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Wrongful Discharge

Your Pennsylvania Wrongful Discharge lawyer at Donham Law will fight for your rights. In York, Pennsylvania, wrongful termination is referred to as a “wrongful discharge.” This type of claim is based on public policy violations. The Pennsylvania Courts have stated in dicta that no Court in the Commonwealth has ever recognized a non-statutory cause of action for an employer’s termination of an at-will employment relationship and most Courts have declined to create one. Despite this aversion, under Pennsylvania law there are numerous potential causes of action.

Pennsylvania Courts have indicated that an employee is entitled to a cause of action for termination of an at-will employment relationship only in the most limited of circumstances. This can only occur when a termination implicates a clear mandate of public policy in the Commonwealth.

The former employee must allege that some public policy motive or goal in the Commonwealth of Pennsylvania is injured or undermined because the employers’ termination of the employee. The potential causes of action are very limited in scope, and the most likely one to succeed has been termination as a result of filing of a Workers Compensation Claim – essentially a retaliation claim.

Additionally, Pennsylvania Courts have stated that privacy violations may fall under wrongful discharge in the right circumstances.

Wrongful Discharge – West Virginia

Your West Virginia Wrongful Discharge lawyers will hold your employer accountable for retaliation and unlawful firing. In West Virginia employees can bring a claim called “Harless.” This claim is a wrongful discharge claim based upon the violation of a public policy. A list of public policy predicates which were or are very likely to be accepted by the West Virginia courts:

  1. Overcharging bank customers on prepayments of loans in violation of the WV Consumer Credit and Protection Act. Harless v. First National Bank of Fairmont, 162 W. Va. 116, 246 S.E.2d 270, 275 (1978).
  2. Demanding that an employee testify falsely in a medical malpractice claim. Birthisel v. Tri-Cities Health Services Corp., 199 W. Va. 371, 424 S.E.2d 606, 614 (1992) (citing with approval Sides v. Duke Hospital, 74 N.C. App. 331, 328 S.E.2d 818 (1985)).
  3. Employee was discharged over concern that employee would give truthful testimony in legal action. Page v. Columbia Natural Resources, Inc., 198 W. Va. 378, 480 S.E.2d 817 (1996).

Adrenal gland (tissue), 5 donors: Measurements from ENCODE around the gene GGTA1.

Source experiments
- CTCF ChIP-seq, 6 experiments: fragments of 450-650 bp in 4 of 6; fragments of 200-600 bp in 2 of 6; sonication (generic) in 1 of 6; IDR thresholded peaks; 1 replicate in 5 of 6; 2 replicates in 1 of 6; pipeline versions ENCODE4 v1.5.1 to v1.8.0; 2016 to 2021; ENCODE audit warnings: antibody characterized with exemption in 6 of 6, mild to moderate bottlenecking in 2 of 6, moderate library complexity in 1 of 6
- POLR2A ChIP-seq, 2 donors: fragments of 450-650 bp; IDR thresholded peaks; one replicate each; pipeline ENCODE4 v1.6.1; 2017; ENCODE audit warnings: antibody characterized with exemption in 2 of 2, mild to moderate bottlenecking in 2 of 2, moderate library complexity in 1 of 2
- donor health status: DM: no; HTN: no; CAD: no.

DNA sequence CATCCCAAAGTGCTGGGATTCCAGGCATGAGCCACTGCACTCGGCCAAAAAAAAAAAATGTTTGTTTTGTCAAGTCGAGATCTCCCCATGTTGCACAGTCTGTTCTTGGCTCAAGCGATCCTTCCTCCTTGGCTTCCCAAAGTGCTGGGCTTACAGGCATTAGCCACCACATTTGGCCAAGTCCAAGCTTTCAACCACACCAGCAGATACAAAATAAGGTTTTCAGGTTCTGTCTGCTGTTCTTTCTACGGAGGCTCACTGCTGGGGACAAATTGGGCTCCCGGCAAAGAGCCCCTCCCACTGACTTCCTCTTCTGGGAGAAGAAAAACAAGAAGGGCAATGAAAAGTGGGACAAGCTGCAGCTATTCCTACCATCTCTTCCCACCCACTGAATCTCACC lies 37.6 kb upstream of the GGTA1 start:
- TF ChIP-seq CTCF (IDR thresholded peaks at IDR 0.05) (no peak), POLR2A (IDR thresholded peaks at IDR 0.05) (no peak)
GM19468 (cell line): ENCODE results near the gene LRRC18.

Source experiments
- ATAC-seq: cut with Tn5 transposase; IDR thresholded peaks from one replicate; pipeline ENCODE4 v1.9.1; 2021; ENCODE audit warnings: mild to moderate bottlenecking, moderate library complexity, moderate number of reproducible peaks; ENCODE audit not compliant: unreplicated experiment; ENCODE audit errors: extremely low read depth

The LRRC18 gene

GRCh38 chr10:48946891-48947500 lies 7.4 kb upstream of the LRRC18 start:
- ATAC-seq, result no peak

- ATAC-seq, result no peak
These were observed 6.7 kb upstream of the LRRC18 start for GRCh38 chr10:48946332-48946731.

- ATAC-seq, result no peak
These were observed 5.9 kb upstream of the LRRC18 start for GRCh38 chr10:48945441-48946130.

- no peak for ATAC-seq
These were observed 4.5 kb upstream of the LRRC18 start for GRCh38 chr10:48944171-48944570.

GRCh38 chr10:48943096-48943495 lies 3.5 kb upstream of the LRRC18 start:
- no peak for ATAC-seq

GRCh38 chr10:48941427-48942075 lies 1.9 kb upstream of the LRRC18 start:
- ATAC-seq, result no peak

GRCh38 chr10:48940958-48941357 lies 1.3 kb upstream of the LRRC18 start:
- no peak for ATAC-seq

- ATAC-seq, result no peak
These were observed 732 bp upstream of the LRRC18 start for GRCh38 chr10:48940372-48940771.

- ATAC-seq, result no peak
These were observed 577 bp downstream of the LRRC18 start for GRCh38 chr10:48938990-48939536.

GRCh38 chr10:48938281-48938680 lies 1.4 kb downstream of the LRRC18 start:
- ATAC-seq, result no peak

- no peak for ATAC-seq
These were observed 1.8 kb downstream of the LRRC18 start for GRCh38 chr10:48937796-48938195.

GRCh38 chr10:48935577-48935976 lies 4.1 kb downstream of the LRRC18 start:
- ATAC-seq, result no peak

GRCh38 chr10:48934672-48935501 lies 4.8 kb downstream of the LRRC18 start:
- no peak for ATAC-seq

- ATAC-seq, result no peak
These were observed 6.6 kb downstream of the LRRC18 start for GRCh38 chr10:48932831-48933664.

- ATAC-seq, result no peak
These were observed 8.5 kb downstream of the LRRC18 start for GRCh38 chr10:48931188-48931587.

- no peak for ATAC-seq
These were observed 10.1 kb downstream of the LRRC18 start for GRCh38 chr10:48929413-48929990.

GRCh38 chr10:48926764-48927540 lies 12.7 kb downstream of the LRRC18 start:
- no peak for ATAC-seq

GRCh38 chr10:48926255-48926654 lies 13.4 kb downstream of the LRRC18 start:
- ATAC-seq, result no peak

4. Demanding that an employee alter tests on pollution control reports, where such an alteration constituted a crime. Birthisel v. Tri-Cities Health Services Corp., 199 W. Va. 371, 424 S.E.2d 606, 614 (1992) (citing with approval Trombetta v. Detroit Toledo & Ironton Railroad Co., 81 Mich. App. 489, 265 N.W.2d 385 (1978)).
  5. Asking an employee to “falsify the patient files.” Birthisel v. Tri-Cities Health Services Corp., 199 W. Va. 371, 424 S.E.2d 606, 614 (1992) (the jury found that that did not occur, but the court assumed it would have violated public policy).
  6. Demanding an employee take a lie detector test in violation of common law right of privacy. Cordle v. General Hugh Mercer Corp., 174 W. Va. 321, 325 S.E.2d 111, 114 (1984).
  7. Pressuring employee to lie to mine safety investigators after a mine death, and firing the employee for truthfully talking to government investigators, Rodriguez v. Consolidation Coal Company, 206 W. Va. 317, 524 S.E.2d 672 (1999)
  8. WV Code 21-5-5 sets out criminal liability for employers who coerce employees to purchase goods in lieu of wages. Roberts v. Adkins, 191 W. Va. 215, 444 S.E.2d 725 (1994).
  9. Violating regulation (C.S.R. § 64-12-14.2.4 (1987)) requiring medical facilities to be adequately staffed for the care of the patients. Tudor v. Charleston Area Medical Center, Inc., 203 W. Va. 111, 506 S.E.2d 554, 565-66 (1997) (discussing many specific public policies that could form the basis of a wrongful discharge claim).

If you have experienced a termination which implicates one of the above policy issues or you believe you have been unlawfully terminated. Contact your Morgantown, West Virginia Wrongful Discharge lawyer today at Donham Law for more information and a free initial case review*. Call (717) 881-7855.

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